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Cadillac tax: Clunker for labor, opportunity for GOP

Cadillac tax: Clunker for labor, opportunity for GOP

There’s one part of Obamacare that even Democrats hate: the Cadillac tax. It doesn’t go into effect until 2018, but it’s already forcing workers to give up generous tax-free health benefits and roiling union negotiations across the country.

Politics is a game of addition. The growing uproar over this tax may even present an opportunity for Republicans in Congress to woo enough Democratic votes to pass changes to Obamacare and overcome President Obama’s likely veto.

As far back as 2009, Obama has said he wants to penalize “fancy plans that end up driving up costs.” The Affordable Care Act slaps a 40 percent tax on these plans, beginning in 2018.

But it’s not just fancy people who have these plans. Blue-collar and union workers have traded cash wages for these generous benefits over the years. Union leader Gerald McEntee blasted Obama’s idea as “bull****.”

Now the manure is hitting the fan. In 2018, about half of companies will have to pay the tax if they don’t reduce benefits below what Washington considers “excessive”: $10,200 for individuals and $27,500 for families. Companies are already raising deductibles or skimping on coverage, according to Towers Watson benefits consultants.

What makes it worse is that the public was falsely reassured in 2010 that Obamacare wouldn’t tax health benefits. When the value of your health benefits started to appear on your W-2, raising fears that it would be taxed, White House spokesperson Stephanie Cutter said, “Don’t believe it. … You will absolutely not pay taxes on these benefits.” Obamacare architect Jonathan Gruber said he thought the administration would get away with the deception “by mislabeling it, calling it a tax on insurance plans rather than a tax on people.”

Union leaders weren’t fooled. In July 2013, three large unions, including the Teamsters, sent a letter to congressional Democrats warning that unless the Affordable Care Act is changed, it “will destroy the very health and well-being of our members.” Recalling the promise that “if we liked the health plans we have now, we could keep them, ” the union leaders were blunt: “We voted for you. We have a problem; you need to fix it.”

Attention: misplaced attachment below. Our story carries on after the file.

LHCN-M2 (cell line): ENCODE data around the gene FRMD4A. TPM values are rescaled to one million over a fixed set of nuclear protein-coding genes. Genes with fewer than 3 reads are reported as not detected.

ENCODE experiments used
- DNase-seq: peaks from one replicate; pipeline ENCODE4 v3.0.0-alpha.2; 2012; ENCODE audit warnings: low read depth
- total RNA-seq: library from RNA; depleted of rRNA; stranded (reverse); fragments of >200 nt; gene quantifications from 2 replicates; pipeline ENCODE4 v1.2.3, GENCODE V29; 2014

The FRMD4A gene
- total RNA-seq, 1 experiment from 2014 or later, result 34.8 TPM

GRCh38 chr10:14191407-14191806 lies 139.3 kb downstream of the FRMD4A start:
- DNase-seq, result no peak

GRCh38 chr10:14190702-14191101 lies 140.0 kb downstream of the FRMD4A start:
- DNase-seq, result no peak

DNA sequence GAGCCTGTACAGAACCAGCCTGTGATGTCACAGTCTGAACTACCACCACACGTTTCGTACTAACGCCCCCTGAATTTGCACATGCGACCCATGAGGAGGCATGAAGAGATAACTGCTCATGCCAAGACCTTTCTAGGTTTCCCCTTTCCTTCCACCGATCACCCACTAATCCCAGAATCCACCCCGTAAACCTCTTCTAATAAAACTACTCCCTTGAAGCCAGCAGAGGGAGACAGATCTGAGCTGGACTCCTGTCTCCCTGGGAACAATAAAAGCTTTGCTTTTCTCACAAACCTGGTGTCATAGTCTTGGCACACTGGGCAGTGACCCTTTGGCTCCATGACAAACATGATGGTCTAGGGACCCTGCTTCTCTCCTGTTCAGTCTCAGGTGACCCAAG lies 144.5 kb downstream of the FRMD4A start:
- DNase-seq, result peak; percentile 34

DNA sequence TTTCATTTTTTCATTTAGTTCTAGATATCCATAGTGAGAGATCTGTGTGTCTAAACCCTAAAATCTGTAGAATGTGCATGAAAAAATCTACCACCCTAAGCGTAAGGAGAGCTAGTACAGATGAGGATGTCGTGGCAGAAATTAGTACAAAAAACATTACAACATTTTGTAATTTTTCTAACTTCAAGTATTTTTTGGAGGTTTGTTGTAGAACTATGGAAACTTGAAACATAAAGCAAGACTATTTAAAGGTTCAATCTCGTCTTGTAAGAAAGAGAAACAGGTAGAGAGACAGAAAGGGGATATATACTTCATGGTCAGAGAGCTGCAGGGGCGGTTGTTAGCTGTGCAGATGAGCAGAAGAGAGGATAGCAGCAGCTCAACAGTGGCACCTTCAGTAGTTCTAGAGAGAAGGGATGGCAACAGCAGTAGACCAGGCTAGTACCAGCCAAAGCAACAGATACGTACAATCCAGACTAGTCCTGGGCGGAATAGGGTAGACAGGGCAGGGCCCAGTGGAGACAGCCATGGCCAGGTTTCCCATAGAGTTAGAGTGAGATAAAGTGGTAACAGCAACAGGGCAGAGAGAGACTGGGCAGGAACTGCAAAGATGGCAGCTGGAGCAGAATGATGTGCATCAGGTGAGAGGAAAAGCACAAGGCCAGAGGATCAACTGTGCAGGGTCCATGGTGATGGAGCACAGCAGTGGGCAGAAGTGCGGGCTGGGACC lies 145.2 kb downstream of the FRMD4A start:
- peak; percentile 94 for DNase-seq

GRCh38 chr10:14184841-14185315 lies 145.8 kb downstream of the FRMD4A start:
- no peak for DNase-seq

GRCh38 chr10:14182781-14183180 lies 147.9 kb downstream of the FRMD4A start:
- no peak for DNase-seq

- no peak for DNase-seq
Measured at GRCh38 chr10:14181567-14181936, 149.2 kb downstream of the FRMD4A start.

But the Democrats didn’t fix it. Now unions going into contract negotiations are faced with losing their gold-plated health benefits. Public-sector unions customarily have the richest benefits. They — or taxpayers — have the most to lose. From San Antonio, Texas, to Columbus, Ohio, and New Hampshire to California, governments are preparing to raise deductibles and reduce benefits. Benefits for police in some New Jersey towns run $44,000 per family. Gov. Chris Christie reminded constituents that it was Obama — “not the Republican governor of New Jersey” — who labeled the state’s health benefits as “a Cadillac plan.”

New York City Mayor Bill de Blasio is evading the issue as he negotiates contracts with the major municipal unions. Rather than force the unions to compromise on benefits, de Blasio suggested that the city could stay below the taxable Cadillac level by achieving “health care savings,” whatever that means. The problem is, that may mean local taxpayers get socked with actually paying the whopping 40 percent tax, something most other municipalities deem unaffordable.

For example, cities in New Hampshire also wanted to kick the can down the road, but without taking the same risk of getting clobbered. City negotiators required that contracts be reopened if the Cadillac tax threatened.

With unions feeling the pressure on their health benefits, Republicans in Congress should draft legislation to repeal the Cadillac tax and attach it to any Obamacare “fix” they are serious about actually enacting. Last week, the House passed a bill to restore the 40-hour workweek, but with only 252 votes, just shy of the two-thirds majority needed to override a veto.

It’s likely more Democratic votes are there for the asking. At the last AFL-CIO convention, union leaders fired up over Obamacare framed a resolution to “nurture relationships with members of all parties.” It quoted former union president George Meany’s view of the Democratic Party: “We don’t run them, and they don’t run us.”

Betsy McCaughey, Ph.D., is chairman of the Committee to Reduce Infection Deaths and a senior fellow at the London Center for Policy Research. 


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